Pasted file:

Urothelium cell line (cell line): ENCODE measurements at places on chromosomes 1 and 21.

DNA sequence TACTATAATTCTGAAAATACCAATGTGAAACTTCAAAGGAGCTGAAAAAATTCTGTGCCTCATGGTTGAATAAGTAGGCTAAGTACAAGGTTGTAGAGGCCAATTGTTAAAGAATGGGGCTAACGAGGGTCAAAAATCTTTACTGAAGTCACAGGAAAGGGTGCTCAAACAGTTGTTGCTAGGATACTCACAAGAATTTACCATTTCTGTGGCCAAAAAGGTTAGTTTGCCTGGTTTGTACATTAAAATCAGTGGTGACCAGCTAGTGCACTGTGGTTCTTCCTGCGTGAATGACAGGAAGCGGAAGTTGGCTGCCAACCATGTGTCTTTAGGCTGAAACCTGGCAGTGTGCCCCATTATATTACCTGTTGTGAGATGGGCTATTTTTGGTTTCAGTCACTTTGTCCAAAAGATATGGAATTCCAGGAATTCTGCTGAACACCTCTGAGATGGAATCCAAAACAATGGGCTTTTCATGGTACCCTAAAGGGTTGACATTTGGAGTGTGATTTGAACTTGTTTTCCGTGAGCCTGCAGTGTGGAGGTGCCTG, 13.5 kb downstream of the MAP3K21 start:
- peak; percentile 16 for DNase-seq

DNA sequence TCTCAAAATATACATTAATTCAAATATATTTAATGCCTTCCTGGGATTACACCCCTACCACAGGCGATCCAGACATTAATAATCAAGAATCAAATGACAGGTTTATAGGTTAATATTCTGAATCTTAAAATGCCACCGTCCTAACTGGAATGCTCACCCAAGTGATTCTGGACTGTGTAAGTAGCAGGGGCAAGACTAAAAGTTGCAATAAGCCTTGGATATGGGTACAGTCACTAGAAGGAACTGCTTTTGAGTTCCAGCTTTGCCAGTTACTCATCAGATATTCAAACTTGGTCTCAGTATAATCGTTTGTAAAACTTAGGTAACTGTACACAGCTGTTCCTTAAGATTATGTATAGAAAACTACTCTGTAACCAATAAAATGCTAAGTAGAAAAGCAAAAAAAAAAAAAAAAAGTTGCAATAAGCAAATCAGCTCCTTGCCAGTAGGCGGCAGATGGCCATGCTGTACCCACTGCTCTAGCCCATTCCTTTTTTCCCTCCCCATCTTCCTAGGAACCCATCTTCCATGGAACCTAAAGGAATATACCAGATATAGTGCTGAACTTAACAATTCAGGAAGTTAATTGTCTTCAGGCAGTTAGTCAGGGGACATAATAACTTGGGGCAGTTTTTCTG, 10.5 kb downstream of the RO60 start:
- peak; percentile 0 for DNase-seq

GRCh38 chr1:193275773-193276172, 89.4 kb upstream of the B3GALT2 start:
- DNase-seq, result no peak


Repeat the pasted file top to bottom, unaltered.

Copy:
Urothelium cell line (cell line): ENCODE measurements at places on chromosomes 1 and 21.

DNA sequence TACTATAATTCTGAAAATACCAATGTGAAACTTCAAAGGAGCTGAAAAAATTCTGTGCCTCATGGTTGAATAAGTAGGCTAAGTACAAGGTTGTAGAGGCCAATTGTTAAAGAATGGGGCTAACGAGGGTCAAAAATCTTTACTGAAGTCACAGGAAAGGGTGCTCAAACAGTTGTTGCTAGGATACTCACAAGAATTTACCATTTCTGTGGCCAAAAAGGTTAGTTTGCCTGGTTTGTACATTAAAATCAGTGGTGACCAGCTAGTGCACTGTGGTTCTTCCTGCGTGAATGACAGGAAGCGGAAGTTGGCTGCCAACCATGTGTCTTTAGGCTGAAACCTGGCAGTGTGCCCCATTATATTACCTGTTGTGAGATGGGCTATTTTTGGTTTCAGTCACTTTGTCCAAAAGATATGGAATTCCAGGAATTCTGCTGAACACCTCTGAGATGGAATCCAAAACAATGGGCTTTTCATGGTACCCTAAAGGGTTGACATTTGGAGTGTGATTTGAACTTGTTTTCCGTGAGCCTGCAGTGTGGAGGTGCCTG, 13.5 kb downstream of the MAP3K21 start:
- peak; percentile 16 for DNase-seq

DNA sequence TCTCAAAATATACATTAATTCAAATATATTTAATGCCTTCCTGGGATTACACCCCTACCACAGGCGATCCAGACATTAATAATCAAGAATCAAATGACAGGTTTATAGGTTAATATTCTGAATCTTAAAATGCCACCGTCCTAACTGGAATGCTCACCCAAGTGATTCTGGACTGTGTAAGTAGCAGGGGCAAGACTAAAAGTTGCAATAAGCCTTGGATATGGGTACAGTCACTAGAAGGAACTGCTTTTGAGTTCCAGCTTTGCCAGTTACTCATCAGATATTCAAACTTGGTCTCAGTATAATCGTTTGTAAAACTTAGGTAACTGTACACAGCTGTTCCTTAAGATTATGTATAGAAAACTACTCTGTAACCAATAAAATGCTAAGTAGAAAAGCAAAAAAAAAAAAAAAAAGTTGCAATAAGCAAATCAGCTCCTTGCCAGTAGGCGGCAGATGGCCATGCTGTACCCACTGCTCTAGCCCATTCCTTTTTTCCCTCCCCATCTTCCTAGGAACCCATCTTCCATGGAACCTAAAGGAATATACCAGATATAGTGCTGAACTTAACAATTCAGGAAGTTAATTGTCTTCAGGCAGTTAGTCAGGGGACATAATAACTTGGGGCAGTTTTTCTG, 10.5 kb downstream of the RO60 start:
- peak; percentile 0 for DNase-seq

GRCh38 chr1:193275773-193276172, 89.4 kb upstream of the B3GALT2 start:
- DNase-seq, result no peak